Frankish settlers also constructed many towers situated in the countryside rather than within a larger castle or acropolis. The tower of Markopoulo, situated about 20 kilometers (121/2 mi.) southeast of Athens, is a well-preserved example. Markopoulo’s external measurements are 5.4 by 8.2 meters (171/2 by 27 ft.), and it still stands to its crenellated height of 18-20 meters (59-65 72 ft.). Internally there are three floors, and although there is a ground-floor entrance, many other such towers only had a door at the first-floor level. Towers like Markopoulo were constructed using the familiar combination of recycled and uncut stones. Few contained features like fireplaces or cisterns, and they were presumably heated using braziers. This has led to the suggestion that such towers were only intended as refuge sites or lookout posts. It has been argued that the numerous towers on the island of Negroponte (Euboea) could all communicate using fire signals, thus forming a Venetian early- warning system against Turks or pirates. However, recent research indicates that few of these towers could communicate in this way and that most were actually fortified farmsteads designed for permanent occupation and lordly display. Their generic appearance and constant use throughout (and beyond) the Middle Ages make it difficult to date the medieval towers of Greece. Those on Negroponte were probably constructed by fourteenth-century Lombard settlers. On Chios the Genoese built more sophisticated round towers into the sixteenth century. Mainland towers like the one at Markopoulo probably date from the thirteenth or fourteenth century.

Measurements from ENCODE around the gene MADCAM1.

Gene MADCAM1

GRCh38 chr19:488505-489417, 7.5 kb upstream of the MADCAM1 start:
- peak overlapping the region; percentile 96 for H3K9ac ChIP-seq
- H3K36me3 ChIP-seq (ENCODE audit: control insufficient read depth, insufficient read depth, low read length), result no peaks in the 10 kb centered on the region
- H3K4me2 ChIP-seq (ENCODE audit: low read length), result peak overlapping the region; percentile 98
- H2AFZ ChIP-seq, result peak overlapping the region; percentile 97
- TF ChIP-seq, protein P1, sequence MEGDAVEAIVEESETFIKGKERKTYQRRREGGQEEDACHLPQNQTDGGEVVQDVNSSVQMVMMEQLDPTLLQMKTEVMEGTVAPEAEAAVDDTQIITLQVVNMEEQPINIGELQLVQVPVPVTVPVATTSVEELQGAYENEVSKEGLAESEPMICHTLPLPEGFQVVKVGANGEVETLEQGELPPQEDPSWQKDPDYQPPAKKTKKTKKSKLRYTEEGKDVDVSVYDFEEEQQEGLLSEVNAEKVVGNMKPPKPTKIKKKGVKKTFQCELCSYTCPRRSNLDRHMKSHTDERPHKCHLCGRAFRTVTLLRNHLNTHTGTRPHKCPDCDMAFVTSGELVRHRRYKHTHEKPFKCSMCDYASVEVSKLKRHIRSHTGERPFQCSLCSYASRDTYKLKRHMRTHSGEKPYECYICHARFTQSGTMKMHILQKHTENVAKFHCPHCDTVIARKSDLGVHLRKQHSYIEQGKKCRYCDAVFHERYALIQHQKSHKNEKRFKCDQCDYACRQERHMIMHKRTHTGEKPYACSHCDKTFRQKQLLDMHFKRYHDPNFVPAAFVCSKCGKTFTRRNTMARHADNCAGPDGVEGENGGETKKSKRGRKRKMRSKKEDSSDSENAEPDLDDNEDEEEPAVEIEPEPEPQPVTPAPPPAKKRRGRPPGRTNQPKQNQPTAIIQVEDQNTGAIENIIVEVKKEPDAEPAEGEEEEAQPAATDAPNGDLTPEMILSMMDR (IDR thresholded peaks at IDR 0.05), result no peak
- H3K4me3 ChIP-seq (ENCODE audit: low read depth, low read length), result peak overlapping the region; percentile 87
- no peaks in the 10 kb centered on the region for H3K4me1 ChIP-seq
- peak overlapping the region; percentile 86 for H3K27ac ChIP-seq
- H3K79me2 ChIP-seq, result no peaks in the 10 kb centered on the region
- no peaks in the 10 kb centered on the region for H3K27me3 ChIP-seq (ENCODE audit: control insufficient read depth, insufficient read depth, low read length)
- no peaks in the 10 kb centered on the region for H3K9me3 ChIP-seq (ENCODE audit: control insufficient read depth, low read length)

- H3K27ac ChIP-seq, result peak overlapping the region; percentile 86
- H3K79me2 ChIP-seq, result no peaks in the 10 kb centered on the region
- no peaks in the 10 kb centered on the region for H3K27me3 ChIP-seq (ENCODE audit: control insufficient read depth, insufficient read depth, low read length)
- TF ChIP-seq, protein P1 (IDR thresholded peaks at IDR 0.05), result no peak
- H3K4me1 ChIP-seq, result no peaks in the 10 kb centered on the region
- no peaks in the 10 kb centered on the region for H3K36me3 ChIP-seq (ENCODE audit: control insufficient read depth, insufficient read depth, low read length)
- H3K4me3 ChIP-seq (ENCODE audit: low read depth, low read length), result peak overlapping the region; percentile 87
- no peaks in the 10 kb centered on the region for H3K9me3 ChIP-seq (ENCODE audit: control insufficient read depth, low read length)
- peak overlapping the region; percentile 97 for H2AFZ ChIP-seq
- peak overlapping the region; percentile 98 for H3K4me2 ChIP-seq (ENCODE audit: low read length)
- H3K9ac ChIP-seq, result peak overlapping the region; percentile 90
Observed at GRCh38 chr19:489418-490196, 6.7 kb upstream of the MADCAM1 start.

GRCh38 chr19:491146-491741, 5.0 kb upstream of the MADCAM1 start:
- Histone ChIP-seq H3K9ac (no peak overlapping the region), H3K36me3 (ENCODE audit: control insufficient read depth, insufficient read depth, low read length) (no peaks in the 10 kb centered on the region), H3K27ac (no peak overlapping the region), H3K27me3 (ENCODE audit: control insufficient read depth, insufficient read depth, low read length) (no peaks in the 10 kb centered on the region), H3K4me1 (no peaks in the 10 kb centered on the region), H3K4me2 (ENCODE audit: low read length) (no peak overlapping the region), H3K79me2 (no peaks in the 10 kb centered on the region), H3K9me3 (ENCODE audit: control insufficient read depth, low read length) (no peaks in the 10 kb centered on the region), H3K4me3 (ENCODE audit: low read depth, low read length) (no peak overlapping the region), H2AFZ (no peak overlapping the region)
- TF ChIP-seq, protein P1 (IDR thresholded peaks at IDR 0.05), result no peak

Most urban fortifications held by the Franks in Greece were Byzantine and incorporated typically Greek features such as decorative brickwork and polygonal towers. Famous examples survive at Constantinople and Thessalonica, but they can also be seen at regional centers such as Spiga, a port in northern Asia Minor held by the Franks between 1204 and 1225. Spiga was protected by a Byzantine rampart flanked by a series of closely set pentagonal towers. Many fortifications of this kind were, again, constructed and repaired using poor-quality masonry, making it impossible to identify any Latin alterations. Instead modern historians must rely on written references to crusader repair work, such as Geoffrey of Villehardouin’s statement that in 1206-1207 Boniface of Montferrat, ruler of Thessaly, repaired the Byzantine walls of Serres in northern Greece. It seems that the only urban fortifications that the Franks built from scratch were those of Glarentza, a port in the northwestern Peloponnese established in the thirteenth century because of its convenient sea links with Italy. Gla- rentza’s defenses consisted of a single wall and ditch protecting the headland occupied by the town. The wall was approximately 2 meters (61/2 ft.) thick and pierced by at least two gateways, whose design was very simple compared with the complex entrances to Levantine cities such as Acre. This suggests that siege warfare in the Aegean region was often more primitive than in the Holy Land.